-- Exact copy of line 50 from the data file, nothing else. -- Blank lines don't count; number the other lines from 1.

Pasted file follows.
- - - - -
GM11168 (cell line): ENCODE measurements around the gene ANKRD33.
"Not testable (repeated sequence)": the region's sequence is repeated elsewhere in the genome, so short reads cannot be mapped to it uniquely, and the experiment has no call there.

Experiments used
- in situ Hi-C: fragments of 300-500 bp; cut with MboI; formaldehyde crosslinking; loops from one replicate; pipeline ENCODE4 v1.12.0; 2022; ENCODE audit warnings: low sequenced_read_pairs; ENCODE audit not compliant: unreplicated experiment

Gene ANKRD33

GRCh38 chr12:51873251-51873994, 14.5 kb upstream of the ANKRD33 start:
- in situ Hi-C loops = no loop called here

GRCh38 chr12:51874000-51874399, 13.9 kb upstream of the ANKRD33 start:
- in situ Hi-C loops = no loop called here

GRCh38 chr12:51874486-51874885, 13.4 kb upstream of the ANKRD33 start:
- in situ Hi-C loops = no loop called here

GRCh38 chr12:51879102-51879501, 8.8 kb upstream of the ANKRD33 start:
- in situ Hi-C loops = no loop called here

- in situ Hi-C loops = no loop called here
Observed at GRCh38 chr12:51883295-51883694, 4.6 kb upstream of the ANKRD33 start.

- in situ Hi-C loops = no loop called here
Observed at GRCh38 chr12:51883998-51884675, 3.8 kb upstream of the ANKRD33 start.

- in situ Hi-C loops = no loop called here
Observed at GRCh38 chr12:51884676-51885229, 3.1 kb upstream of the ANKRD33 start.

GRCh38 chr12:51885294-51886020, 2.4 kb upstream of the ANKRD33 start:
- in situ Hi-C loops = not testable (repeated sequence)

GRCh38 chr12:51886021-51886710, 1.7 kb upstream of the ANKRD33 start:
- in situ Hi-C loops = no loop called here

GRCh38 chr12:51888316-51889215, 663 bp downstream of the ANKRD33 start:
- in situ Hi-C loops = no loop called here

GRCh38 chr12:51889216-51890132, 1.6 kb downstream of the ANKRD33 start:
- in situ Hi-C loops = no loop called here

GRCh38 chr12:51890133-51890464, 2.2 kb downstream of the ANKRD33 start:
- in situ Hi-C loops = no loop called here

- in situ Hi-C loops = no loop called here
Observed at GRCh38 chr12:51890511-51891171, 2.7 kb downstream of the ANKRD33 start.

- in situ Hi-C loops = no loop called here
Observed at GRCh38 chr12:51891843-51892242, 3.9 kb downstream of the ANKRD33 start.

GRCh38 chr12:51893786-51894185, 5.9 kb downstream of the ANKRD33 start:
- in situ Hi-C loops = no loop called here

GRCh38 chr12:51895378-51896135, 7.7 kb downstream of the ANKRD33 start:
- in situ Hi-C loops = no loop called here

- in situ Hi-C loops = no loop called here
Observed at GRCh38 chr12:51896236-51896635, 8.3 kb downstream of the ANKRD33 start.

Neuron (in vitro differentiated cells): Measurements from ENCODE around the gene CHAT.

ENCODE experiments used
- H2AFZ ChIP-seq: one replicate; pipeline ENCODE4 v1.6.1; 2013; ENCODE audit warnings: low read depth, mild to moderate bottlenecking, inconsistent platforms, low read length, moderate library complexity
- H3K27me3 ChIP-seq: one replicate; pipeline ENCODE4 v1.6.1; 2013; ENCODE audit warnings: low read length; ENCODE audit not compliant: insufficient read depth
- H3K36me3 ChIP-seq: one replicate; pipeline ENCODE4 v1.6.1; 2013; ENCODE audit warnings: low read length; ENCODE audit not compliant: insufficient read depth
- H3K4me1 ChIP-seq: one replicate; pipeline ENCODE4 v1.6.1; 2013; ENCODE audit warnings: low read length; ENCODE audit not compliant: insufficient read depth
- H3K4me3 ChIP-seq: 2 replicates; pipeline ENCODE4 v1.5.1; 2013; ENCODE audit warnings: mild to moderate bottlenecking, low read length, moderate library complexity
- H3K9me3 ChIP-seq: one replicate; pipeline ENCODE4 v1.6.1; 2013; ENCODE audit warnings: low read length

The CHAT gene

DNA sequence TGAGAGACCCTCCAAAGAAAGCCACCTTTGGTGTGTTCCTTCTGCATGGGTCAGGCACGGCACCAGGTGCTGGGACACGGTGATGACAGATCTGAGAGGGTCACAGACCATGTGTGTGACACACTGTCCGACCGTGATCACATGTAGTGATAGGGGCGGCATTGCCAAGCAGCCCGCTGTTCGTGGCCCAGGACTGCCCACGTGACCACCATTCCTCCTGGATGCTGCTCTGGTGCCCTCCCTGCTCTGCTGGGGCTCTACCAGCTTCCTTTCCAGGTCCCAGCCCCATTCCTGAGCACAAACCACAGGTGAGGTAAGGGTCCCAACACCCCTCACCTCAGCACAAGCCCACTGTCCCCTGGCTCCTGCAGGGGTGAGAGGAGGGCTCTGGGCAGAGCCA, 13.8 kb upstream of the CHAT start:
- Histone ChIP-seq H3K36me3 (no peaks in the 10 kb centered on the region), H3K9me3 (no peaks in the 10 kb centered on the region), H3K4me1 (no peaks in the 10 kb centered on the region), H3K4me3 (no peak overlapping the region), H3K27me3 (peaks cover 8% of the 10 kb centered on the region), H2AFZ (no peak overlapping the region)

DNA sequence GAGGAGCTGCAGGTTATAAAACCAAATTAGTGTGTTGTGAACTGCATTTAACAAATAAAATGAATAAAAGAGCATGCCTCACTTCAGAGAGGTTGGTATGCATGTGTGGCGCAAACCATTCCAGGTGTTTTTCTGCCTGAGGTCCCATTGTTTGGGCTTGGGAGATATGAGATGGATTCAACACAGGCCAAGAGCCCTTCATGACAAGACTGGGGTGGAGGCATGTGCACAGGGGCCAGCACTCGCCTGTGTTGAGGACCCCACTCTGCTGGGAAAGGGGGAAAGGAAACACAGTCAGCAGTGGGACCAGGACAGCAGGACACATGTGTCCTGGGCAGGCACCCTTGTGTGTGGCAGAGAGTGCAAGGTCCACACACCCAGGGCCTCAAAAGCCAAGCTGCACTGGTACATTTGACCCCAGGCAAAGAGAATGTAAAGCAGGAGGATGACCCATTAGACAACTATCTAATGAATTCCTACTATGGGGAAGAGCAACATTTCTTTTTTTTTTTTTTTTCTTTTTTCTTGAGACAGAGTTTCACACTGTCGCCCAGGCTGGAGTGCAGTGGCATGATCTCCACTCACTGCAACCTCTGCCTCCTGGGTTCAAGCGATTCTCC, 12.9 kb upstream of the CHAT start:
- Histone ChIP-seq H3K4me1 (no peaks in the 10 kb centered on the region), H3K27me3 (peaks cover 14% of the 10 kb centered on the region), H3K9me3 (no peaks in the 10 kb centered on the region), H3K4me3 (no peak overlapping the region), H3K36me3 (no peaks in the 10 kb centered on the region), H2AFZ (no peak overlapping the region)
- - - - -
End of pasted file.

- Histone ChIP-seq H3K36me3 (no peaks in the 10 kb centered on the region), H3K9me3 (no peaks in the 10 kb centered on the region), H3K4me1 (no peaks in the 10 kb centered on the region), H3K4me3 (no peak overlapping the region), H3K27me3 (peaks cover 8% of the 10 kb centered on the region), H2AFZ (no peak overlapping the region)